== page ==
The common denominator throughout the existence of the Philadelphia Flyers organization has been hard work, passion, and pride. It started with Ed Snider at the top and trickled down onto the ice. The players mimicked their owner’s drive and passion and the Flyers were a model for a successful franchise. The Broad Street Bullies morphed into the Keenen-led kids who morphed into the Lindros era. These teams played with heart; they played when donning the orange and black actually meant something.

Fast forward to 2007 and the mess that currently constitutes the Philadelphia Flyers. Not only is the team in disarray, but the front office remains in shambles. Most pundits say that leadership starts at the top and matriculates to the bottom. Well, if that is the case, then the Flyers are in trouble. It is almost like the players on the ice are mirroring their front office counterparts. The head coach, that of a Stanley Cup pedigree, was fired less than 10 games into the season. The General Manager, with a career get out of jail free card from his Uncle Eddy, resigned on the same day. A head coach with no NHL experience was hired. The lame duck GM, Paul Holmgren, was promoted on an as needs basis. This is the same guy that was the assistant GM under the GM that put together the worst team in the history of the franchise. If that isn’t enough, the defunct GM was re-hired and now presides over his former assistant. Then, the owner claims the entire team stinks and that a salary cap makes it hard for teams like the Flyers to compete. This is the same owner that sat back and allowed uber-buffoon, Gary Bettman, to dictate the entire landscape of the NHL, catering to the Nashvilles and Atlantas of the world. Simply amazing…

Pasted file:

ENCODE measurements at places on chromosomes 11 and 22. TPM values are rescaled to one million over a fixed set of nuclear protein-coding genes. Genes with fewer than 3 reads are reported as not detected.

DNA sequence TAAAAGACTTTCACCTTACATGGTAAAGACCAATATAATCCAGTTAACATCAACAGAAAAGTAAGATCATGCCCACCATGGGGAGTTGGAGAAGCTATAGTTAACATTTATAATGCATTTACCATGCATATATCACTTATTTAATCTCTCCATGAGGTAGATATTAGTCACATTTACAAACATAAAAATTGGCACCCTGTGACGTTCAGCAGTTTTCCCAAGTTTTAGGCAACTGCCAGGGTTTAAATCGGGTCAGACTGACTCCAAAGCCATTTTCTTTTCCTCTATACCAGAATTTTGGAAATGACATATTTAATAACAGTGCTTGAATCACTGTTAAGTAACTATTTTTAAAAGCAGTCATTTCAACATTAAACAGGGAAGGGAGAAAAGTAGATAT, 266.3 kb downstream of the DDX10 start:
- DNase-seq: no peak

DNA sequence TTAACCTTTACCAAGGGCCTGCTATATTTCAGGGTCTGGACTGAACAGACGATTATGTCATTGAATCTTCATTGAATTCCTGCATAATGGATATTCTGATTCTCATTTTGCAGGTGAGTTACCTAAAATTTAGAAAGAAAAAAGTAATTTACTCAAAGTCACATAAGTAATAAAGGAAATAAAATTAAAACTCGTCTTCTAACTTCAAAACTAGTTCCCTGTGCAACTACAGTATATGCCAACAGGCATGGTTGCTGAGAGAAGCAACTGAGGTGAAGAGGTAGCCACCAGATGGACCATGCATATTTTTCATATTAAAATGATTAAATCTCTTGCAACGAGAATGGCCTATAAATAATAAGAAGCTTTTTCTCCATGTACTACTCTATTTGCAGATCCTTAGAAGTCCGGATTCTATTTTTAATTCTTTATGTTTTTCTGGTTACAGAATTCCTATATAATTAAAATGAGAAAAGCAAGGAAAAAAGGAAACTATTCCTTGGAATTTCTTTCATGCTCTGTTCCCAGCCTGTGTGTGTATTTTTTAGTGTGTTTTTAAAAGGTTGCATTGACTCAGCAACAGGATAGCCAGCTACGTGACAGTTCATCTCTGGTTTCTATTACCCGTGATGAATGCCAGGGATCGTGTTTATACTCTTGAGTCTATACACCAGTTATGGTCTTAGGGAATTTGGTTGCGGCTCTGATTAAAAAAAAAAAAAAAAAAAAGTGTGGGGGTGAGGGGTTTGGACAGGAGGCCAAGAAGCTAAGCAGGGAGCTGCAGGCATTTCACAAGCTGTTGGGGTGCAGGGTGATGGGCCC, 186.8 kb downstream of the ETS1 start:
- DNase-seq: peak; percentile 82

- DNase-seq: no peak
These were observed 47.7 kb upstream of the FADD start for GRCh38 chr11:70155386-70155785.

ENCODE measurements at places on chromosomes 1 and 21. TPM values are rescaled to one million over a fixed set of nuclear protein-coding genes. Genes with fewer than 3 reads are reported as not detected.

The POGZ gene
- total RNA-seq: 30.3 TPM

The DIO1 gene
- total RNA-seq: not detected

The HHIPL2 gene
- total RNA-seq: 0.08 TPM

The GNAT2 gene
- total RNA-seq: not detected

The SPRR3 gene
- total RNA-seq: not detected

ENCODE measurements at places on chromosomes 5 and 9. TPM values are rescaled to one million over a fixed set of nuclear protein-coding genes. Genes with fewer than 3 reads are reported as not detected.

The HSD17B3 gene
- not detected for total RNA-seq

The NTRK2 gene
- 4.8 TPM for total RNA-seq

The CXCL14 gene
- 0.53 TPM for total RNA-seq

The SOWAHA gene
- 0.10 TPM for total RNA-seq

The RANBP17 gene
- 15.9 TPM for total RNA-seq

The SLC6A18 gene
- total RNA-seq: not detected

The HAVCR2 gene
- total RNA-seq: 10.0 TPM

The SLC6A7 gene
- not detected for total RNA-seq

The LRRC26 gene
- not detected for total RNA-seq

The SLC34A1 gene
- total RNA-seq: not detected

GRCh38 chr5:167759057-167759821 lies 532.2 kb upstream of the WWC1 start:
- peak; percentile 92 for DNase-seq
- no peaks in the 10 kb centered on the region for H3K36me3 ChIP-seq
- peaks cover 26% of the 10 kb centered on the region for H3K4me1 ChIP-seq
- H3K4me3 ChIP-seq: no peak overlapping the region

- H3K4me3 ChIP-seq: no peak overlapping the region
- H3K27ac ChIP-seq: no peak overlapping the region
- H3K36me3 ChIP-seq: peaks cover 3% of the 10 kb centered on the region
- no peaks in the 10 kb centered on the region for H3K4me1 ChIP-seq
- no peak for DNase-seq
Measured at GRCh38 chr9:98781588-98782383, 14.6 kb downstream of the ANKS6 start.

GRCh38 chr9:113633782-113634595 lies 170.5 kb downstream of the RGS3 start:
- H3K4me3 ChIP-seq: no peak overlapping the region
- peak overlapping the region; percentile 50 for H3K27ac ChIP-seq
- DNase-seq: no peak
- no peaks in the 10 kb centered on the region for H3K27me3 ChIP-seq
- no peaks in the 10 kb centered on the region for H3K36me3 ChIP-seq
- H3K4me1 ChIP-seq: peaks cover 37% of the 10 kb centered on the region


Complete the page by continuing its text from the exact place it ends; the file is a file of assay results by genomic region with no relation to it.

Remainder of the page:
As if the front office shenanigans are not enough, the on-ice product is just flat-out terrible. Not being a good team is acceptable in Philly; but not being a good team that quits is not. The Flyers are a passionless, heartless, gutless team that goes through the motions every night so that the respective players can get their paychecks. Their star player and captain gets run on what seems like a nightly basis to no avail. The players do not even have enough pride in themselves to stick-up for each other. It is sickening; it is not Flyer’s hockey. Half-empty seats adorn the Wachovia Center. Blow-outs have become the norm. Passionless hockey has jumped to the forefront. In the Flyer’s quest to conform to the “new NHL,” the game experience has become a cross between a Flyer’s infomercial, hawking anything and everything in sight, and a Justin Timberlake concert. What happened to the days of yelling at the refs between whistles? The corporate greed has become astounding, almost unbearable. Welcome to the “new NHL.” Welcome to the “new Flyers.” Welcome to the National Bettman League. The golden days are over. The days when donning the orange and black meant something have disappeared like the Flyers ever-dwindling fan base. Philadelphia Flyers 2006-07: Keeping the first, overall pick in the state of PA. Priceless.


Anonymous said...

Great article. Eager has been cuffed by the instigator, Hatcher's gloves have superglue inside, and Fedorek (God bless him) is one hard punch to the cheek bone away from the end of his career. Berube must want to vomit behind that bench.

Anonymous said...

sheer brillance in an utterly devastating scenario